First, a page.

TNPWA to move SC to appoint pharmacists in Amma Mini Clinics

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In the wake of Madras High Court’s rejection of a petition filed by a body of pharmacists seeking a direction to the state government to appoint pharmacists in all the 2000 Amma Mini Clinics (AMCs) to dispense drugs to patients, the Tamil Nadu Pharmacists Welfare Association (TNPWA), together with other pharmacist bodies, will move the Supreme Court of India with a similar plea.

Since the process entails some financial implications and physical exertions, the TNPWA will seek the support of other associations and NGOs for the implementation of provisions of the Pharmacy Act in all the AMCs in the state, says Kumbhakonam Patten Raj, a pharmacy activist and organizing secretary of the TNPWA.

He plans to seek the support of all state pharmacist associations and the Pharmacy Council of India for a strong argument for the case in the apex court.

Last December the Chief Minister Edappadi K Palaniswami introduced the scheme, ‘CM’s Amma Mini Clinics’ with a view to treat poor people in villages. Government has already started more than 200 AMCs and opens several units each day. All the clinics are set up in places where poor people live and no PHC is nearby. One AMC will comprise one doctor, one nurse and one attendant.

Since the government’s staffing pattern at the AMC does not contain pharmacists to dispense medicines to the patients coming to the clinics, an association of registered pharmacists challenged the government decision in the high court. At the time of consideration of the case, the advocate general (AG) informed the court that there was no need for pharmacists in the AMC to dispense medicines since the doctors themselves would take up the responsibility to give medicines to their patients. With this argument, the court dismissed the petition of the pharmacist association. The AG further informed the court that the medicines would not be dispensed by the nurses also.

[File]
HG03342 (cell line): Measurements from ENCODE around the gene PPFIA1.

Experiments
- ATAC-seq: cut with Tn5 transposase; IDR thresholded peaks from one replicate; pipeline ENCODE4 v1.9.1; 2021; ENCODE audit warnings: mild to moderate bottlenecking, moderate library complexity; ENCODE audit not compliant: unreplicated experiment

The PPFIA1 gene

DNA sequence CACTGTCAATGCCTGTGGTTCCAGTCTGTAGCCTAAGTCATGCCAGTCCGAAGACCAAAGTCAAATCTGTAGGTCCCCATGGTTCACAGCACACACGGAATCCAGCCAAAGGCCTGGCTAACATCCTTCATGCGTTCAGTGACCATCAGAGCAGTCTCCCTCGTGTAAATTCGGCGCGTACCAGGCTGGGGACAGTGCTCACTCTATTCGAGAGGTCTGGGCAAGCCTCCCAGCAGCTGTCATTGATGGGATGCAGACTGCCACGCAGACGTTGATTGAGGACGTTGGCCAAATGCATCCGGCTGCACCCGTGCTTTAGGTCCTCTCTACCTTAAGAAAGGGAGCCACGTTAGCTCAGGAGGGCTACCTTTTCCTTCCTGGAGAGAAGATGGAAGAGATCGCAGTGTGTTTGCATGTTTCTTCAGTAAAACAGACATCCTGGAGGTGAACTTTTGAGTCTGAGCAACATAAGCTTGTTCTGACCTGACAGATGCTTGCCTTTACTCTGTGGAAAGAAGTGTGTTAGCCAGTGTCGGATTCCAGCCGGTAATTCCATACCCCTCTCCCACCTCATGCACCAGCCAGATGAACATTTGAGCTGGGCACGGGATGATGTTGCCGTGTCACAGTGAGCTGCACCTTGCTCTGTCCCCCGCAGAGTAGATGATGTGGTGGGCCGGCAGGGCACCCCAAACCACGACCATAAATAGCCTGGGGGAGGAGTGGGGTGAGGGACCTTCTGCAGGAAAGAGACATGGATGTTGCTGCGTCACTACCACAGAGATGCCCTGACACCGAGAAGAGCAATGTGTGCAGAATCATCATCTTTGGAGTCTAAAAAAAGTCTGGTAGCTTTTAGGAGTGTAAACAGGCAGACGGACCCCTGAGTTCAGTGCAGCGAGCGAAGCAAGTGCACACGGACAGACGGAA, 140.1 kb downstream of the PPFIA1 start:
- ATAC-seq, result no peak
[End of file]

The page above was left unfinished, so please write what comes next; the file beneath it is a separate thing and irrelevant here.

“The state government is totally ignoring the role of pharmacists in the health sector. They are playing with the health of the rural people. How can the doctors dispense medicines to the patients in their busy schedule? If so, what is the role of pharmacists in medical centres and what is the relevance of Section 42 of the Pharmacy Act? The government is violating the provisions. It must stop this kind of violation and employ pharmacists in all the mini clinics,” Raj said.

Meanwhile, the Tamil Nadu state pharmacy council (TNSPC) has passed a resolution urging the government to employ registered pharmacists in all the AMCs to implement Section 42 of the Pharmacy Act.

Dr Tamil Mozhi, the registrar of TN SPC told Pharmabiz that as per the existing law in the country only a registered pharmacist was eligible to dispense medicines to a patient. She said the medical practitioner is the head of a healthcare institution and the pharmacist is helping him. But as per the law of the country, it is the duty of the pharmacist to handle medicines and pharmacies. The council had forwarded its resolution to the government last week.

Responding to this issue, Dr. Ravindra Nath, general secretary of Doctors’ Association for Social Equality (DASE), said his association has also wanted the government to employ permanent pharmacists in all the AMCs through the TN Medical Recruitment Board. He said DASE will give full support to TNPWA for this genuine demand.

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